Marieke van de Rakt
Marieke van de Rakt is the founder of Yoast SEO Academy and CEO of Yoast. Her favorite SEO topics are SEO copywriting and site structure.
If you optimize your articles for similar terms, your rankings might suffer from keyword cannibalization: you’ll be ‘devouring’ your own chances to rank in Google! Especially when your site is growing, chances are your content will start competing with itself. Here, I’ll explain why keyword cannibalism can be detrimental to SEO, how you can recognize it and what to do about it.
What is keyword cannibalization?
Keyword cannibalization means that you have various blog posts or articles on your site that can rank for the same search query in Google. Either because the topic they cover is too similar or because you optimized them for the same keyphrase. If you optimize posts or articles for similar search queries, they’re eating away at each other’s chances to rank. Usually, Google will only show 1 or 2 results from the same domain in the search results for a specific query. If you’re a high authority domain, you might get 3.
Why is keyword cannibalism bad for SEO?
If you cannibalize your own keywords, you’re competing with yourself for ranking in Google. Let’s say you have two posts on the exact same topic. In that case, Google can’t distinguish which article should rank highest for a certain query. In addition, important factors like backlinks and CTR get diluted over several posts instead of one. As a result, they’ll all probably both rank lower. Therefore our SEO analysis will give a red bullet whenever you optimize a post for a focus keyword you’ve used before.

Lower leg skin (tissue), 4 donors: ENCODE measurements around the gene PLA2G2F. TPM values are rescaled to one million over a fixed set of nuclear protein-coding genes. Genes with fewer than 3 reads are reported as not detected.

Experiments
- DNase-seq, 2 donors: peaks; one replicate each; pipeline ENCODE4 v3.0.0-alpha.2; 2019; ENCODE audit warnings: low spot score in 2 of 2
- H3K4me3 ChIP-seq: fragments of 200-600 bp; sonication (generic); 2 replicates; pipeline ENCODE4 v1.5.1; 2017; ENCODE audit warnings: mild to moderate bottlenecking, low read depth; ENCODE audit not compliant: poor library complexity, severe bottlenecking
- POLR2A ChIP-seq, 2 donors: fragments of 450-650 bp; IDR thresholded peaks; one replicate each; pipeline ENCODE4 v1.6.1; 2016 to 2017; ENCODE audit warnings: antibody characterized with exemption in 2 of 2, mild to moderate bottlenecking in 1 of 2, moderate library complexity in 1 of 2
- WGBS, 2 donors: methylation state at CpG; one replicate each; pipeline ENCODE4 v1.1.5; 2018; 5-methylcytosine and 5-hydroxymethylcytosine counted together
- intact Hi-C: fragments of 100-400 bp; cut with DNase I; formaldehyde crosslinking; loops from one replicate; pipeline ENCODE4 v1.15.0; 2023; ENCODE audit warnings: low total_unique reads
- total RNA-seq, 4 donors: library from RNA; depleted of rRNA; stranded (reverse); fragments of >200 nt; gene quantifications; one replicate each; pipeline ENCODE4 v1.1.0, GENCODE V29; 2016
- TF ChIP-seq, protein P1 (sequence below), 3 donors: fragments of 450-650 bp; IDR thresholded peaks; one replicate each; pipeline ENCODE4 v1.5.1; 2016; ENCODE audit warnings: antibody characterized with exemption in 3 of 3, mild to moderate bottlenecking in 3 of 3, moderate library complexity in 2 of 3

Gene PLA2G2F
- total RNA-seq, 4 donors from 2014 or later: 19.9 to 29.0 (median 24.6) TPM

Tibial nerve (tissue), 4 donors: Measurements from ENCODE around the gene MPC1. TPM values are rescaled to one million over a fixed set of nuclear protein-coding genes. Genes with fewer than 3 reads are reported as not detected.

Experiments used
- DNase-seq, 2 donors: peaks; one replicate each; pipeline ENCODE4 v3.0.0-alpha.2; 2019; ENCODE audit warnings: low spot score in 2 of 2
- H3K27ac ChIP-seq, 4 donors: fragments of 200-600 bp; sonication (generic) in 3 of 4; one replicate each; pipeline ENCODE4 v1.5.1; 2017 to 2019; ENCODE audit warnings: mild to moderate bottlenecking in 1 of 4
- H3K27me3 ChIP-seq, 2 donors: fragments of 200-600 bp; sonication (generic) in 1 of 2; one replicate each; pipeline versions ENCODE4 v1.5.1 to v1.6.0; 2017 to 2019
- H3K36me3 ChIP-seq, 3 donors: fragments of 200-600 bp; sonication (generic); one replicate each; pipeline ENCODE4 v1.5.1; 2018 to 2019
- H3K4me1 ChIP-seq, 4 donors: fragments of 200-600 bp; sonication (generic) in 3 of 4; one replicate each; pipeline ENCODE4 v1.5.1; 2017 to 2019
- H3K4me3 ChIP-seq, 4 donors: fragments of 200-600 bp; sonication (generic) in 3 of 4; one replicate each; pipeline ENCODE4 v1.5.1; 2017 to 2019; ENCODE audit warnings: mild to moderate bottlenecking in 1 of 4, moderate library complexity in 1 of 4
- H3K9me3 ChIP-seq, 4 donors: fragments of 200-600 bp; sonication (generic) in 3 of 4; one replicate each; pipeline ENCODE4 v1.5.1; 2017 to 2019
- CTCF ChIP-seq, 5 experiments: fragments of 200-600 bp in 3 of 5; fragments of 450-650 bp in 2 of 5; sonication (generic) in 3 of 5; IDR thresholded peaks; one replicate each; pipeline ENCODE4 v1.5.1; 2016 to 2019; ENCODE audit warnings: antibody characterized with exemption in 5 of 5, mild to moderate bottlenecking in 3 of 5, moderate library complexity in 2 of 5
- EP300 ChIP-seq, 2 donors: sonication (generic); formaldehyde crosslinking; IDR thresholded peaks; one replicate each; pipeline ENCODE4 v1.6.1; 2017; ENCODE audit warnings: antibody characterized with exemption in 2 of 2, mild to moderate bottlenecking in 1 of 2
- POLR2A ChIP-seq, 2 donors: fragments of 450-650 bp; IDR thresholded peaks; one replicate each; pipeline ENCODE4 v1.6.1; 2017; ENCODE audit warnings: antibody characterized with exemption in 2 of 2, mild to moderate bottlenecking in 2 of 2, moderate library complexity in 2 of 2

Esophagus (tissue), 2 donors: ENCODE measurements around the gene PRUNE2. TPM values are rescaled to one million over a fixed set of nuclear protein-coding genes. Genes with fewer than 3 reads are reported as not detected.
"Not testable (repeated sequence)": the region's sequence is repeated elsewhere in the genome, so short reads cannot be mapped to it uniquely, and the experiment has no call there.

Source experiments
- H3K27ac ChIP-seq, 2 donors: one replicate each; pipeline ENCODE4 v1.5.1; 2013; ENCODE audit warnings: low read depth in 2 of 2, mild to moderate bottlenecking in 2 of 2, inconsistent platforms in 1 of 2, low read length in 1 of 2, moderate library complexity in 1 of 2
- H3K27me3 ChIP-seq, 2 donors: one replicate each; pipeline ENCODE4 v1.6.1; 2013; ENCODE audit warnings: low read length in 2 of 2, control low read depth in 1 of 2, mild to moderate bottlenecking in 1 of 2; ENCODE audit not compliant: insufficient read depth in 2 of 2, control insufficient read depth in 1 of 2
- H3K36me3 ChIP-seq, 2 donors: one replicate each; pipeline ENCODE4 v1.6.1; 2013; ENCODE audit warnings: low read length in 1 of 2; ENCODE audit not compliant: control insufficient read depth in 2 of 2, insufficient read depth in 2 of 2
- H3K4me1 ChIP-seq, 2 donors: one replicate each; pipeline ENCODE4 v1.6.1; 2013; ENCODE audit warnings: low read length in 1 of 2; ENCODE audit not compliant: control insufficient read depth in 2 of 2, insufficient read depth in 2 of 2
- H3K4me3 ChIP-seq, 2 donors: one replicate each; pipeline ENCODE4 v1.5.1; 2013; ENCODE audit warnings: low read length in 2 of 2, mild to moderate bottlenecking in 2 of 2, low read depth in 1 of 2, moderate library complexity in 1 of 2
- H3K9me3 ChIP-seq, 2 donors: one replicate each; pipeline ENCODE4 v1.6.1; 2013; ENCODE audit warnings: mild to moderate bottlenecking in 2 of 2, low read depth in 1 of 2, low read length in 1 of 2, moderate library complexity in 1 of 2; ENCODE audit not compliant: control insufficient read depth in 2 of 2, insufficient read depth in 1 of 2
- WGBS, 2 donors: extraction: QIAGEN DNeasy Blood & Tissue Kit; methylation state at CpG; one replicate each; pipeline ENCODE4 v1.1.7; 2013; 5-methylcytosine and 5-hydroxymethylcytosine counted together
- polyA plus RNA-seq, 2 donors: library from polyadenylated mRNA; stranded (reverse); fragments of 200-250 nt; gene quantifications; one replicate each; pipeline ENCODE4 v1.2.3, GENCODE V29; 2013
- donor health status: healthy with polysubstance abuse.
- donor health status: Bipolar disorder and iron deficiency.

But, keyword cannibalism can also occur if you optimize posts for focus keywords that are not exactly, but almost the same. For instance, I wrote two posts about whether or not readability is a ranking factor. The post ‘Does readability rank?‘ was optimized for [does readability rank], while the post ‘Readability ranks!‘ was optimized for the focus keyword [readability ranking factor]. The posts had a slightly different angle but were still very similar. For Google, it is hard to figure out which of the two articles is the most important.
Update: Did you see the same article? That’s correct, by now we’ve fixed this cannibalization issue, but we’ve kept this example for the sake of illustration.
How to recognize it?
Checking whether or not your site suffers from keyword cannibalism is easy. You simply do a search for your site, for any specific keyword you suspect might have multiple results. In my case, I’ll google site:yoast.com readability ranks. The first two results are the articles I suspected to suffer from cannibalization.